By Ryan Naraine
August 17, 2006
When Joe Stewart spotted a variant of the Mocbot Trojan hijacking
unpatched Windows machines for use in IRC-controlled botnets, he
immediately went to work trying to pinpoint the motive for the attacks.
Stewart, a senior security researcher with LURHQ's Threat Intelligence
Group, set up a way to silently spy on the botnet's command-and-control
infrastructure, and his findings suggest that for-profit spammers are
clearly winning the cat-and-mouse game against entrenched anti-virus
"The lesson here is once you get infected, you are completely under the
control of the botmaster. He can put whatever he wants on your machine,
and there's no way to be 100 percent sure that the machine is clean,"
Stewart said in an interview with eWEEK.
Stewart, a well-respected researcher who specializes in
reverse-engineering malware files, echoed a warning issued earlier this
year by Microsoft.
"The only way to be [completely] sure the system is malware-free is to
completely wipe the hard drive and reinstall the operating system," he
Stewart arrived at that conclusion after eavesdropping on Mocbot for a
"I have two machines here running in an isolated network. I infect one
with the malware, and I have the other machine pretending to be the
entire Internet," he explained.
The second machine, known as a sandnet, is a custom-made tool for
analyzing malware in an environment that is isolated, yet provides a
virtual Internet for the malware to interact with.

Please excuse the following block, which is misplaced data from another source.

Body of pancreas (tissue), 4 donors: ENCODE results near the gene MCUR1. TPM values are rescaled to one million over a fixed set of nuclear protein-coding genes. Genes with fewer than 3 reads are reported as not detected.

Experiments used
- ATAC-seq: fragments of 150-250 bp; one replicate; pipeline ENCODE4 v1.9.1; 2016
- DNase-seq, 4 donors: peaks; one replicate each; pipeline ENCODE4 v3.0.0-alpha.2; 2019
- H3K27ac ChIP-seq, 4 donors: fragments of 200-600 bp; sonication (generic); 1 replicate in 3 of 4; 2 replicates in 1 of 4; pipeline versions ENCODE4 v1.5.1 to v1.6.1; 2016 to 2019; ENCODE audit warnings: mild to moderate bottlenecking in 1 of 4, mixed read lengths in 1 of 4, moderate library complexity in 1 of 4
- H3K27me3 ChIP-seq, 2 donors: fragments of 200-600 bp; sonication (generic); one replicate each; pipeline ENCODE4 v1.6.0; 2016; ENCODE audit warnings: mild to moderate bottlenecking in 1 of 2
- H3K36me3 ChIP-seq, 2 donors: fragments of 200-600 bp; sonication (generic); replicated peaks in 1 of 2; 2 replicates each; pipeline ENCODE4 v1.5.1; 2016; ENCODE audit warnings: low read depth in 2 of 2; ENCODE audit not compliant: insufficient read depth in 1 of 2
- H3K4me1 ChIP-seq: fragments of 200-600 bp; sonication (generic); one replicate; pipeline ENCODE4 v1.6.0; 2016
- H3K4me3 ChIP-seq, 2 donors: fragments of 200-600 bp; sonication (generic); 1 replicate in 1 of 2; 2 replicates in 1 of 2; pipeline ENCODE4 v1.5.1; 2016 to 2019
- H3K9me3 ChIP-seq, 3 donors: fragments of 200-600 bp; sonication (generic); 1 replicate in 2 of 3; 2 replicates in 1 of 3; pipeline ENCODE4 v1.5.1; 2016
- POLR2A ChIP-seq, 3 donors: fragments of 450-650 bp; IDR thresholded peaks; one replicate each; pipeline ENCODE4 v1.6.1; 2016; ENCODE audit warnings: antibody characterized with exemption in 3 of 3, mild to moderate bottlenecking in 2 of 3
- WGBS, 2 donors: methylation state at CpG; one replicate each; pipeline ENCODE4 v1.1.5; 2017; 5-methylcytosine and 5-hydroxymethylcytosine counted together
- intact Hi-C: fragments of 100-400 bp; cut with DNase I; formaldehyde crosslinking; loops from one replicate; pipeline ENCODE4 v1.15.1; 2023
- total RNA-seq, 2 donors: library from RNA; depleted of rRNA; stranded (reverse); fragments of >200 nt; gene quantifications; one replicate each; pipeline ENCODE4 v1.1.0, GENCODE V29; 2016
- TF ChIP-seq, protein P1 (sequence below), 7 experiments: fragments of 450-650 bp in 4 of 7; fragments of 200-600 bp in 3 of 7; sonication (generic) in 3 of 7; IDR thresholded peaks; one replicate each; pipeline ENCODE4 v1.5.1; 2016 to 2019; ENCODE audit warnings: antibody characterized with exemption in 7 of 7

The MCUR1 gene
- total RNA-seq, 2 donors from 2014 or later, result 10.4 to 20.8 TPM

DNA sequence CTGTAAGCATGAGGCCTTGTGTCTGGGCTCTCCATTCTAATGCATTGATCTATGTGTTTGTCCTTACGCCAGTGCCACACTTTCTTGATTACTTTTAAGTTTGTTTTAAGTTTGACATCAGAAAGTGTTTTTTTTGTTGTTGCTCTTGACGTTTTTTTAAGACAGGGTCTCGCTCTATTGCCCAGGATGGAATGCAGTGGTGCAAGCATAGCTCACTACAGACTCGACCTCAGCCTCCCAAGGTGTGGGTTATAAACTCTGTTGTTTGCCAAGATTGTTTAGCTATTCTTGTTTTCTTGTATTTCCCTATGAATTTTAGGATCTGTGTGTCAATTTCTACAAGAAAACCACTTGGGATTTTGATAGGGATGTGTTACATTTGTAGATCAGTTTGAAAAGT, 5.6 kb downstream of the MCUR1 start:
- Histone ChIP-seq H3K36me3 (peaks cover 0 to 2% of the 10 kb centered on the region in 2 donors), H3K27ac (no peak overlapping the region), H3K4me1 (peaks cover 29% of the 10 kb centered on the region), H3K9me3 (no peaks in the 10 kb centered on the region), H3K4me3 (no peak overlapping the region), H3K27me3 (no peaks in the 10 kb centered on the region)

"I can sit back and see all the interaction up to point where it [the
infected machine] joins botnet's control channel. Then I can take that
information, go outside and replicate it. I can see what the real server
is doing to get an entire picture of the operation," Stewart said.
With Mocbot, which was targeting the Windows vulnerability patched with
Microsoft's MS06-040 patch, Stewart was able to figure out that the
infected drones were connecting to two hard-coded command and control
servers at "bniu.househot.com" and "ypgw.wallloan.com."
He was able to capture the IRC (Internet Relay Chat) login sequence
generated by the bot. This included a user, a nickname, the channel name
and the first bit of instructions to the infected machine.
The command schemes were all encrypted, forcing Stewart to create a
custom Perl script to decode the algorithms.
"They're using trivial encryption, so a bit of reverse-engineering had
to be done. You can see some of it in the code of Mocbot, and I wrote a
little script to do the decoding. When I visit the channel and he gives
a command, I can easily decrypt it to see the instructions he's sending
to the bot," Stewart said.
Using telnet to connect to the command-and-control server on Port 18067
(the port number for the IRC server), Stewart successfully started
spying on the control channel, but there was not much to see.
"The IRC server code was stripped down to give almost no information to
the client, except the channel topic line, which was encrypted," he
Once decoded, he found that the botmaster was telling the infected
machines to join another control channel to receive another encrypted
When decoded, the command simply served up a URL hosted at PixPond.com,